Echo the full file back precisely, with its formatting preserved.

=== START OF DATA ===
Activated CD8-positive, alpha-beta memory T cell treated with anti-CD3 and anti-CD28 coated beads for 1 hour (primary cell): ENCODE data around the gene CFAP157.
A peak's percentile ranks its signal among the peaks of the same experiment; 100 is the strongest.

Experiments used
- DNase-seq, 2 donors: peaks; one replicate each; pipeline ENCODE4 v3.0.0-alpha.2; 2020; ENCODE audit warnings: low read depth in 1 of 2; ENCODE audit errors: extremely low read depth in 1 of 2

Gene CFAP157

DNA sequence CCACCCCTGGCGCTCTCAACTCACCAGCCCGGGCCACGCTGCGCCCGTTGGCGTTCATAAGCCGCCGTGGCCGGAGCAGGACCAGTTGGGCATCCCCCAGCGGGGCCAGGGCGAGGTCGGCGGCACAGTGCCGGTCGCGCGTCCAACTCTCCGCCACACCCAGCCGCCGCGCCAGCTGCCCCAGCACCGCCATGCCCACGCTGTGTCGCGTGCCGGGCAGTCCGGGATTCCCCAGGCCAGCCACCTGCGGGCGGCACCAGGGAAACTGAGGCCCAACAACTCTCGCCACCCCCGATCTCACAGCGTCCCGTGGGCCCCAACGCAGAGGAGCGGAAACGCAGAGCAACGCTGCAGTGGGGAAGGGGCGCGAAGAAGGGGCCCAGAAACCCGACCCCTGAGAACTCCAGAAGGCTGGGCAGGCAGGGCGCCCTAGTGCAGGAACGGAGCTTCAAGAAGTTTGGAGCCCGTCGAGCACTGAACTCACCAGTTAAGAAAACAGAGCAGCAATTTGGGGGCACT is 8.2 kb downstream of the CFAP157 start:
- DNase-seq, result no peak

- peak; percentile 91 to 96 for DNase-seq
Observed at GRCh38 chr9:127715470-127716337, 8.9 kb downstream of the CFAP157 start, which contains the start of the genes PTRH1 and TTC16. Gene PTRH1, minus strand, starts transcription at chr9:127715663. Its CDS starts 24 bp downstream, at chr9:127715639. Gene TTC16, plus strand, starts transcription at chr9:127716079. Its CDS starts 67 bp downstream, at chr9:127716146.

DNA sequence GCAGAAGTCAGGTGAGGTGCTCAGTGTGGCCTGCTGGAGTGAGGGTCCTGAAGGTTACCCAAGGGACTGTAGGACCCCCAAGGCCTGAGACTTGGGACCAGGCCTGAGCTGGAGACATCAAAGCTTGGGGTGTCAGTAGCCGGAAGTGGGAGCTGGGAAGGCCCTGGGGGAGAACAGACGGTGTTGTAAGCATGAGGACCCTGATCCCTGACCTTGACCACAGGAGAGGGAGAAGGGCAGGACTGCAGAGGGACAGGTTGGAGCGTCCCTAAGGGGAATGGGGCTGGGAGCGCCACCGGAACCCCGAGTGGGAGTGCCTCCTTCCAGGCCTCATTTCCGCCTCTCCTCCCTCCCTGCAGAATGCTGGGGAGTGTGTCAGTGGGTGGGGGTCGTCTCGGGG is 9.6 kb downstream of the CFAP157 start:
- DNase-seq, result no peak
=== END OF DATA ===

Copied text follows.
Activated CD8-positive, alpha-beta memory T cell treated with anti-CD3 and anti-CD28 coated beads for 1 hour (primary cell): ENCODE data around the gene CFAP157.
A peak's percentile ranks its signal among the peaks of the same experiment; 100 is the strongest.

Experiments used
- DNase-seq, 2 donors: peaks; one replicate each; pipeline ENCODE4 v3.0.0-alpha.2; 2020; ENCODE audit warnings: low read depth in 1 of 2; ENCODE audit errors: extremely low read depth in 1 of 2

Gene CFAP157

DNA sequence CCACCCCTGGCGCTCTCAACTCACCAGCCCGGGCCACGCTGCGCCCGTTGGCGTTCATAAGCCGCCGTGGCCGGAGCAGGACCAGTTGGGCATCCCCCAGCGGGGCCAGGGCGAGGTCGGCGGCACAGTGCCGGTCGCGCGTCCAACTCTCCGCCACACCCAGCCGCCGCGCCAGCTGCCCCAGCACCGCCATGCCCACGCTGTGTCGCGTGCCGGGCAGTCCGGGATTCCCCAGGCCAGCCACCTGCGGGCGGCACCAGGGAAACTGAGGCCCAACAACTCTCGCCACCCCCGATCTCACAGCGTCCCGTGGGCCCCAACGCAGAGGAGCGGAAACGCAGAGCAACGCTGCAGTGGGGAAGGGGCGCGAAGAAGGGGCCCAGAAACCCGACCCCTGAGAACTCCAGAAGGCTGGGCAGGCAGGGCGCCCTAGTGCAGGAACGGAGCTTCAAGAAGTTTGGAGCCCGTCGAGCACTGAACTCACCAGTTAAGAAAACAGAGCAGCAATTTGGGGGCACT is 8.2 kb downstream of the CFAP157 start:
- DNase-seq, result no peak

- peak; percentile 91 to 96 for DNase-seq
Observed at GRCh38 chr9:127715470-127716337, 8.9 kb downstream of the CFAP157 start, which contains the start of the genes PTRH1 and TTC16. Gene PTRH1, minus strand, starts transcription at chr9:127715663. Its CDS starts 24 bp downstream, at chr9:127715639. Gene TTC16, plus strand, starts transcription at chr9:127716079. Its CDS starts 67 bp downstream, at chr9:127716146.

DNA sequence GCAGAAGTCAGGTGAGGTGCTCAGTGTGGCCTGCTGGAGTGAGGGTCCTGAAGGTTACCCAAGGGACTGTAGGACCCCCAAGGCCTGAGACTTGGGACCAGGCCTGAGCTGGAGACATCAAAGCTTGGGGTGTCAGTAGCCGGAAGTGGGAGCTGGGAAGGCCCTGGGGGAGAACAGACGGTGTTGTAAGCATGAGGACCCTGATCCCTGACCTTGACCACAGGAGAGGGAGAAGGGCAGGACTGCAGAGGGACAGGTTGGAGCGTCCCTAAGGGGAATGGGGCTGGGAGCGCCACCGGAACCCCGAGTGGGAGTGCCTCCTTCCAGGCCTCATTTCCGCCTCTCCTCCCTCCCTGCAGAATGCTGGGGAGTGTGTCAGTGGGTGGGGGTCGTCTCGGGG is 9.6 kb downstream of the CFAP157 start:
- DNase-seq, result no peak